PM: Can you talk a bit more about your project, “The Skin You’re In,” a project that you did for

HK: “The Skin You’re In” was just one theme that WorldCompass focused on. They switch it up every month. I chose to talk about skin color issues in the South Asian community. It was a little strange, because that video is based on a bit I do for mainly South Asian audiences, so it was weird to share that on the Internet in a different context.

I really do love these video blogs because I’m not restricted by an audience’s reactions and can really get into more depth. I’m not as worried about making people laugh. The video I made for “White Guilt vs. Racism” is definitely the one that has the most discussion. Though it’s not what I intended, it’s good to hear my standup, and these blogs are being used in highschool, college, and graduate school classrooms.

PM: Do you feel like there’s a responsibility that comes with getting a platform? What about an awareness of how you might be represented or compartmentalized?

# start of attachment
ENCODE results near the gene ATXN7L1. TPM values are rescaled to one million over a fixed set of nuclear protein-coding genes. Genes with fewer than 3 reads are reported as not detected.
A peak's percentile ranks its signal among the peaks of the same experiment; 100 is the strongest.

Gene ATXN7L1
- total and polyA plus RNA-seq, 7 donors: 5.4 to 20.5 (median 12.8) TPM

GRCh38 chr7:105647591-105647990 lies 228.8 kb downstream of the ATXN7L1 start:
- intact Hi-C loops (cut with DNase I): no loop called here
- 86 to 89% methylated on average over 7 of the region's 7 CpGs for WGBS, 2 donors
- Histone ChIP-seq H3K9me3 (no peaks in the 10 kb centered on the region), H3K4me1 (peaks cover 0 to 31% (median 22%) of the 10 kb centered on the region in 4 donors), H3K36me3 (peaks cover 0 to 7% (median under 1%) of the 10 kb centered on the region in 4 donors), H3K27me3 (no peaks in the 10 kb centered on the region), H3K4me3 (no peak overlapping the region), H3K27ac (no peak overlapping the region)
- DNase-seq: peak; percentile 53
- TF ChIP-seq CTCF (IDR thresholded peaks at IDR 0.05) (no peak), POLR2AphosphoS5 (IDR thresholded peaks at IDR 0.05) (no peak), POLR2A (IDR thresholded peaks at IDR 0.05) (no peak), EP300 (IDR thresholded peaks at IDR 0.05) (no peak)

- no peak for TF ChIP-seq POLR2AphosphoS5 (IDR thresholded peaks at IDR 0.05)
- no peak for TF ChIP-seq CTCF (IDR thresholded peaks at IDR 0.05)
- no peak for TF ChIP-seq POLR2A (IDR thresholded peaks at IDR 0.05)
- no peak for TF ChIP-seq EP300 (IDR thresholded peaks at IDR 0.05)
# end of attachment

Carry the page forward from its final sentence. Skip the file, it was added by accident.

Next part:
HK: Minimally, I feel the responsibility to be conscious that my words are impacting the people who are listening to them, even in the smallest way. Being laughed at is crushing. Comedy does not need to be a place that constantly reinforces the dominant culture of oppression. If I can limit the pain I cause someone, I try to make adjustments. After a show recently, a young woman politely questioned my use of the word “crazy,” claiming it was able-ist. I had no real reason for using the word when the word “ridiculous” would have sufficed, so I replaced it. However, I made some video blogs about gentrification and immigration that use the word “crazy,” and there’s nothing I can do about this now. They exist, and I do not want to pull them because I feel they are funny and useful in starting a discussion.